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Questions tagged [conjunction]

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59 votes
5 answers
14k views

Are "-que" and "et" equivalent?

I was taught that one can use the '-que' suffix to string together multiple words, in a similar way to putting 'et' between them. Are these two equivalent? Did one have a connotation in classical (...
user avatar
37 votes
2 answers
10k views

What's the difference between vel, aut, -ve, et cetera?

So I see "vel", "aut", and "-ve" being used (mostly) interchangeably in the Latin I read. Is there any idiomatic difference, or can they be used interchangeably? For ...
user avatar
16 votes
2 answers
5k views

What is the difference between "ac" (or "atque") and "et"?

What is the difference between ac (or atque) and et? And how do I know when to use atque instead of just ac? It seems that ac "binds more tightly" than et. Is this true? Or is the difference between ...
Geremia's user avatar
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52 votes
6 answers
36k views

Why is the Roman acronym SPQR and not SPR?

SPQR stands for "Senātus Populusque Rōmānus". It would be logical (at least in English or Spanish) to expect the initialism or acronym to be SPR. However, the first letter of the conjunction "-que" is ...
luchonacho's user avatar
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12 votes
1 answer
6k views

Where to put the enclitic -ne?

The enclitic particle -ne can be used to form a binary (yes/no) question. I would like to know how attaching it to different words changes the meaning of the question. I have a clear idea of how it ...
Joonas Ilmavirta's user avatar
13 votes
1 answer
288 views

Can you place "et" inside a prepositional phrase?

I became curious about this question as I was translating a passage written by a textbook author. The passage begins, Poeta Ovidius fabulam de dea Latona et de femina Niobe narrat. (Latin via Ovid)...
ktm5124's user avatar
  • 12.1k
3 votes
2 answers
469 views

6 types of person in verb or 3?

People always say that there 6 types of person in the conjugation of a verb: I he, she, it you (single) we you (plural) they Somehow there is another group of people say that there are only 3 ...
A beginner's user avatar
20 votes
1 answer
2k views

Are the two cums related?

In short, is there a relation between the preposition cum and the conjunction cum? It makes some sense that the conjunction would come from the preposition. One could interpret some cum clauses so ...
Joonas Ilmavirta's user avatar
12 votes
1 answer
17k views

Why does "ut" mean such different things when it has a subjunctive verb vs. an indicative one?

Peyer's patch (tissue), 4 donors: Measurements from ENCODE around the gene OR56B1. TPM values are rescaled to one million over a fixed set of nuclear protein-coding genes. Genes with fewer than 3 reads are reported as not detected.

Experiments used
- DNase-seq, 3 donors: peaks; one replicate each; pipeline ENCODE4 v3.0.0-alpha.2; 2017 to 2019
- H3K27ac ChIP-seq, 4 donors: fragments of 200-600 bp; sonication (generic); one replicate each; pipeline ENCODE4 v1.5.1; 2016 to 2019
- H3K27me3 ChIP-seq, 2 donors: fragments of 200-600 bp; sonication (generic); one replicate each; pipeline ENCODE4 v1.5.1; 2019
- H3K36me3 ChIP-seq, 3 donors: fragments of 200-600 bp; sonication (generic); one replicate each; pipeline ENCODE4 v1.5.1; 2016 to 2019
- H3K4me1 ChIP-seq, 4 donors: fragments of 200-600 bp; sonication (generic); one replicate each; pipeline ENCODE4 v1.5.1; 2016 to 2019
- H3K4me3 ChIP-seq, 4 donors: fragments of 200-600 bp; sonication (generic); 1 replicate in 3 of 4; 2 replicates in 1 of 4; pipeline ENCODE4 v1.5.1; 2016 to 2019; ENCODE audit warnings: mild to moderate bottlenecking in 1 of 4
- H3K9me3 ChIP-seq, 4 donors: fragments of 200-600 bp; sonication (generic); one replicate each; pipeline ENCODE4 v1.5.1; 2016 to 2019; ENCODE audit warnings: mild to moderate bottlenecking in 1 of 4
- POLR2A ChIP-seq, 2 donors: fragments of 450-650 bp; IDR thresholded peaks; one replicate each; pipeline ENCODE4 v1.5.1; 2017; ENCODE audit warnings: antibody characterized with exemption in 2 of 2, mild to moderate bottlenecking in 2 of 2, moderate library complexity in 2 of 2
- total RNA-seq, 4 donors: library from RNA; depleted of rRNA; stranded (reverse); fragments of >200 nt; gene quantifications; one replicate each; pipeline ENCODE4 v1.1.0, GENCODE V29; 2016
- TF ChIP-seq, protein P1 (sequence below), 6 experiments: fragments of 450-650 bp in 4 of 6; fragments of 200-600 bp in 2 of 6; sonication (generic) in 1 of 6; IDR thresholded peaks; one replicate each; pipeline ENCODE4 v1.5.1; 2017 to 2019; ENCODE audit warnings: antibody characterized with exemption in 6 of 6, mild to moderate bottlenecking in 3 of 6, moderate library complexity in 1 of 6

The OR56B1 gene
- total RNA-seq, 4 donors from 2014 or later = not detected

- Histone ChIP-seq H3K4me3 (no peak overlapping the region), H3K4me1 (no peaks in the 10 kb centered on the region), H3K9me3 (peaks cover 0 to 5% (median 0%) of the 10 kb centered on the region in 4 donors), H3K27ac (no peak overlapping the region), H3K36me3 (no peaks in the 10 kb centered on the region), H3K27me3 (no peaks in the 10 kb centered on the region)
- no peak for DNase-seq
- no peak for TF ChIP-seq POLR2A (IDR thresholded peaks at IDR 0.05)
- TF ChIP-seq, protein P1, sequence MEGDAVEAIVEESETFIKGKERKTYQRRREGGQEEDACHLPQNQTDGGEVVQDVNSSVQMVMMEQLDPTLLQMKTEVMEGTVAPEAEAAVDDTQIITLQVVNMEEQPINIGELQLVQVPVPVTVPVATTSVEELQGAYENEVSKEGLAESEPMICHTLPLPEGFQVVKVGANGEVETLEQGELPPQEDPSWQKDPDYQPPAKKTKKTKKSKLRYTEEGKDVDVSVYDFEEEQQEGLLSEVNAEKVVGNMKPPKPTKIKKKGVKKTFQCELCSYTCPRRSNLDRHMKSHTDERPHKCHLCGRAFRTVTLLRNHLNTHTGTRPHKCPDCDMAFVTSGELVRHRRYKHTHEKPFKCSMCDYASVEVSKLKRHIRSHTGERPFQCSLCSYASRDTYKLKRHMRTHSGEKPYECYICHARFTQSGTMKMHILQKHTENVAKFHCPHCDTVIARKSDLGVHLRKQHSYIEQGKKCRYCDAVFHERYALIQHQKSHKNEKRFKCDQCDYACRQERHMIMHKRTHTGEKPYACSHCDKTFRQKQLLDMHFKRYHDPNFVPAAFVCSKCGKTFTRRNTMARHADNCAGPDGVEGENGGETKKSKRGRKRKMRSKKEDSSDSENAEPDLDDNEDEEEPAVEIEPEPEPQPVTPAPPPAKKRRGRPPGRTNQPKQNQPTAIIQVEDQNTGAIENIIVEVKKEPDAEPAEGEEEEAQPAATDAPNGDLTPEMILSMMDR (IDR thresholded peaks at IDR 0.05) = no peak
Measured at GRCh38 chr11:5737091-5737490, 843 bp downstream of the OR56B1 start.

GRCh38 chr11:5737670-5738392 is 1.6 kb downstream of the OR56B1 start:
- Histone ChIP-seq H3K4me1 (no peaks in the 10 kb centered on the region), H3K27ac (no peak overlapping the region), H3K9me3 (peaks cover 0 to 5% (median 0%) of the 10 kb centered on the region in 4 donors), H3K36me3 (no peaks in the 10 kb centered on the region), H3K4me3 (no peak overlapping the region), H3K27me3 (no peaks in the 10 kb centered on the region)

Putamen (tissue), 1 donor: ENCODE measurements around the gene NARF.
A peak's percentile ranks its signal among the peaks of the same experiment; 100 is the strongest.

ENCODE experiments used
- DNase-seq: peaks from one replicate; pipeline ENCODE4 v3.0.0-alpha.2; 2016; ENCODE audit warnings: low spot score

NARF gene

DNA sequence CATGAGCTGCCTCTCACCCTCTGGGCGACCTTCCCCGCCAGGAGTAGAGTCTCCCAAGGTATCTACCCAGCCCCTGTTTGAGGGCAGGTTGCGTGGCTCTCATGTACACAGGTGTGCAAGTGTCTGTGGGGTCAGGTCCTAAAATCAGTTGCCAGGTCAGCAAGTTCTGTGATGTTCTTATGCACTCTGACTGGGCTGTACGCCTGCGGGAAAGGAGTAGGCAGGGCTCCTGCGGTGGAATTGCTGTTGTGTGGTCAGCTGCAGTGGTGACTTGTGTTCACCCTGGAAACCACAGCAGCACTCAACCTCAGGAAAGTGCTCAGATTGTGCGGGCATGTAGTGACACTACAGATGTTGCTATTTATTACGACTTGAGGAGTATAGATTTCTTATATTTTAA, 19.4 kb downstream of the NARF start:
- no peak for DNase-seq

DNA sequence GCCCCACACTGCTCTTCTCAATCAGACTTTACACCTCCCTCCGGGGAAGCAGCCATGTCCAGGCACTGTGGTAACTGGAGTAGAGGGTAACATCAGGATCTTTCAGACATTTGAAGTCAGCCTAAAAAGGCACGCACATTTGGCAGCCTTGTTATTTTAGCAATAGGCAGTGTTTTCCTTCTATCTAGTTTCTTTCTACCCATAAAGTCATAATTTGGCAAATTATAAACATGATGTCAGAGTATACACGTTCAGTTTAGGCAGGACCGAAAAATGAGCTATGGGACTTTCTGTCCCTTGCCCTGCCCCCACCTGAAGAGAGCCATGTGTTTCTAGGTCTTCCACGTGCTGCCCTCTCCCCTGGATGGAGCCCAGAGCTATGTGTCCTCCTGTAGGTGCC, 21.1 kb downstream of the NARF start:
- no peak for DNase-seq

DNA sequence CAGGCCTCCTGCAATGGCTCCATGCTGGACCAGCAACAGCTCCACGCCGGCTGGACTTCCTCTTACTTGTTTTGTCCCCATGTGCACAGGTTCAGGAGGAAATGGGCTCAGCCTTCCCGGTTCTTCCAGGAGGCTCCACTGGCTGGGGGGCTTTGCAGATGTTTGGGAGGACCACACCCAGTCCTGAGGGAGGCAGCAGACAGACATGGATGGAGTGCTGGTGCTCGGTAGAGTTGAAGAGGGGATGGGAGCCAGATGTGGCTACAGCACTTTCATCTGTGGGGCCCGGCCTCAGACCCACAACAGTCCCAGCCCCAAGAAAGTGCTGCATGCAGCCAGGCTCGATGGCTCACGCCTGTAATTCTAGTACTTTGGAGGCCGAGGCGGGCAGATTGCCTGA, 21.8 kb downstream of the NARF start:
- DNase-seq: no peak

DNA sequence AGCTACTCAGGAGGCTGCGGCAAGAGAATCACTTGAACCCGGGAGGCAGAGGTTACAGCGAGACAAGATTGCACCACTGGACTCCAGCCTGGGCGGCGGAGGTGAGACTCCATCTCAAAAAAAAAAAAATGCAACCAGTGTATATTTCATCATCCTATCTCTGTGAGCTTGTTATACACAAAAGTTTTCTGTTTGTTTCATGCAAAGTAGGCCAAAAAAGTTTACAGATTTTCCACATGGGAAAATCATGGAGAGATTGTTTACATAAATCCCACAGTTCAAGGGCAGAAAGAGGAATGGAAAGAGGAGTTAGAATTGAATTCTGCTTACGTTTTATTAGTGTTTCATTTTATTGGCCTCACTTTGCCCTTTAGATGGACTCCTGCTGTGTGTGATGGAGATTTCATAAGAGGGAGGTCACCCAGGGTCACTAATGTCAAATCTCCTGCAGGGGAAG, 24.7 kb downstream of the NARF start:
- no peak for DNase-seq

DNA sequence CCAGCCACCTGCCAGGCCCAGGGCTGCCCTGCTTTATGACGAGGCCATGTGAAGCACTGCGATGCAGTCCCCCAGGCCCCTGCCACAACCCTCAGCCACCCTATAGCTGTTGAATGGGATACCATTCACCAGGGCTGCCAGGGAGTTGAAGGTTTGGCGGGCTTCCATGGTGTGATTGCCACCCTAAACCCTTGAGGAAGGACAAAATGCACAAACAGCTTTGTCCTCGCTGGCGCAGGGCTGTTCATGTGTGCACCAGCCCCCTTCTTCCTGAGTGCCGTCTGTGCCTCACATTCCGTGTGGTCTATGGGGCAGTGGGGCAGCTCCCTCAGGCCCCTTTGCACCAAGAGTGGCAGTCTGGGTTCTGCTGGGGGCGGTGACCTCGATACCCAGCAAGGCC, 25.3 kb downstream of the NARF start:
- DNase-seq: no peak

We all know that ut, when paired with a subjunctive, is translated as "in order to" (purpose), "to" (indirect command), and, with some words, "that" (result/fear). However, ut with an indicative ...
user avatar
10 votes
1 answer
452 views

Can -c replace -que in other words than atque and neque?

The enclitic -que in the words neque and atque can be shortened to produce nec and ac. Are there other instances where -que can turn into -c? Can this be productive, or can it only happen in very ...
Joonas Ilmavirta's user avatar
8 votes
1 answer
434 views

When is quis used instead of aliquis?

I definitely remember that one usually says: si quis veniret … and not: si aliquis veniret. But the recent question about quo quisque est sollertior and similar forms brought the following rule from ...
Sebastian Koppehel's user avatar
8 votes
2 answers
500 views

Is "ergo" an appropriate word for this context?

I'm translating this sentence into Latin: You said that I could do anything, so I went to the strip club. (It's for a late Valentine's card for my girlfriend.) So far, I have the first and second ...
user avatar
8 votes
2 answers
343 views

Is the -que in quinque at all related to the conjunction -que?

I noticed that quinque ends in -que. I asked my teacher if this was sheer coincidence or so reason for it. He didn't know but he thought it was coincidental. I, however, think that they probably share ...
tox123's user avatar
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7 votes
1 answer
428 views

Can a noun be qualified by two juxtaposed adjectives?

I read online (I'm sorry, I can't remember where) that if two adjectives refer to the same noun, you have to use a conjunction like "et" or "-que". Socrates sapiens senex vir est. ...
user avatar
6 votes
1 answer
542 views

Is "autem" an adversative or copulative particle?

Is autem an adversative or copulative particle?
Geremia's user avatar
  • 3,700
6 votes
2 answers
389 views

How often is "et" used as an adverb, and what might distinguish that usage?

The conjunction et, in addition to its common use as a coordinating conjunction meaning and, can also be used adverbially, encompassing similar meanings as those found in words like etiam, item, etc. ...
Ethan Bierlein's user avatar
4 votes
1 answer
272 views

Is it possible to use και as both coordinating and correlative conjunctions in the same sentence?

As a textbook exercise, I'm translating the following sentence from English into Greek. Farewell, dear country! The war will be long, and I shall flee through the rivers and the marshes. (T1 = my ...
ktm5124's user avatar
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